Global ports are backing up with traffic, and shipping containers are in short supply. The carriers of the commodities and goods that supply the world are the beneficiaries of the current supply/demand imbalance.
- Eagle Bulk, 11.5%
- Diana, 9.2%
- Eneti (formerly Scorpio Bulkers), 14%
As vaccine rollouts continue to ramp up and economies begin to reopen across the globe, this backbone of global commerce is beginning to attract investor attention. Shares in these typically under-the-radar companies are getting noticed today after a double-digit single-day move. But the underlying business strength has had some investors in the sector buying all year. Some may consider them sleepy stocks, but Eagle Bulk, Diana, and Eneti are up 108%, 65%, and 38%, respectively, year to date.
These dry bulk shipowners carry cargo as diverse as coal, grain, and iron ore, as well as fertilizer, steel, and forest products. An example of how far and fast demand has come for these carriers can be seen in the Baltic Supramax Index (BSI). The index represents the charter value of a vessel for a specified period of time or to carry a cargo for a fixed fee from a loading port to a discharging port. In its recently reported fourth-quarter 2020 earnings conference call, Eagle Bulk said the year-to-date BSI average is $13,800, but current spot pricing is now over $20,000. The highest level it had previously reached since 2016 was $15,000.
And it's not just bulk shippers that are in demand. Container routes were disrupted by lockdowns and the need to shuffle pandemic-related medical supplies around the world. These are now in high demand at the busiest ports, and many are being shipped empty to get where goods are piling up. Lars Mikael Jensen, head of global ocean network at the world's largest shipping company, A.P. Moller-Maersk (AMKBY 0.75%), told The New York Times: "I've never seen anything like this, all the links in the supply chain are stretched. The ships, the trucks, the warehouses."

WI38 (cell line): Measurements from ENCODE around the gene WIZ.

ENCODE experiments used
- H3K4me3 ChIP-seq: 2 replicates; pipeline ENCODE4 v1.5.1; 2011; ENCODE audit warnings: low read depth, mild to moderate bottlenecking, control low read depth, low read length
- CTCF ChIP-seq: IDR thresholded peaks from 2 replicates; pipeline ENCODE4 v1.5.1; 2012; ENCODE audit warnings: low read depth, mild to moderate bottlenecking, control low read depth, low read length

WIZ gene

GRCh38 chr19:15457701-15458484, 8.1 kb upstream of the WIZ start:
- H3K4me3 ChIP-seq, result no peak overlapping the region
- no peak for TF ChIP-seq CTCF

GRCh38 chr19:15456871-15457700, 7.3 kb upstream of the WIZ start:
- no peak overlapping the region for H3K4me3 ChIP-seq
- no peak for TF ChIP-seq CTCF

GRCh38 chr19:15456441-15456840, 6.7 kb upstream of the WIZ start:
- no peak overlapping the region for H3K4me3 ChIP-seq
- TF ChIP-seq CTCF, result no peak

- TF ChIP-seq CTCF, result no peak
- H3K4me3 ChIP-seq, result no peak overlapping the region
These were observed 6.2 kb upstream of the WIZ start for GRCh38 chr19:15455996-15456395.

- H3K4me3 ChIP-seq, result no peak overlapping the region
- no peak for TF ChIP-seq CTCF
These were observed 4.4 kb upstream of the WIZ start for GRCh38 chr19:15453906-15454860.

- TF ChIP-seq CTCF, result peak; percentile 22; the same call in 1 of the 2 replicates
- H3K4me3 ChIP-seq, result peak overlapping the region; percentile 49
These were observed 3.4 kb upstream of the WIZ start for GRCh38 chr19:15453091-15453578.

Shipping container company Textainer Group Holdings (TGH 3.53%) recently reported its fourth quarter 2020 earnings, saying that demand for containers continues to grow. CEO Olivier Ghesquiere noted the "sharp rebound in cargo volumes that started last July." He added, "As we look into the new year, we continue to see high demand for cargo and containers."
This is a capital-intensive industry as ships and containers must be constantly maintained and fleets updated. But a current peak in the cycle likely will take months, if not longer, to wind down, making shareholders of these stocks happy until the next downturn.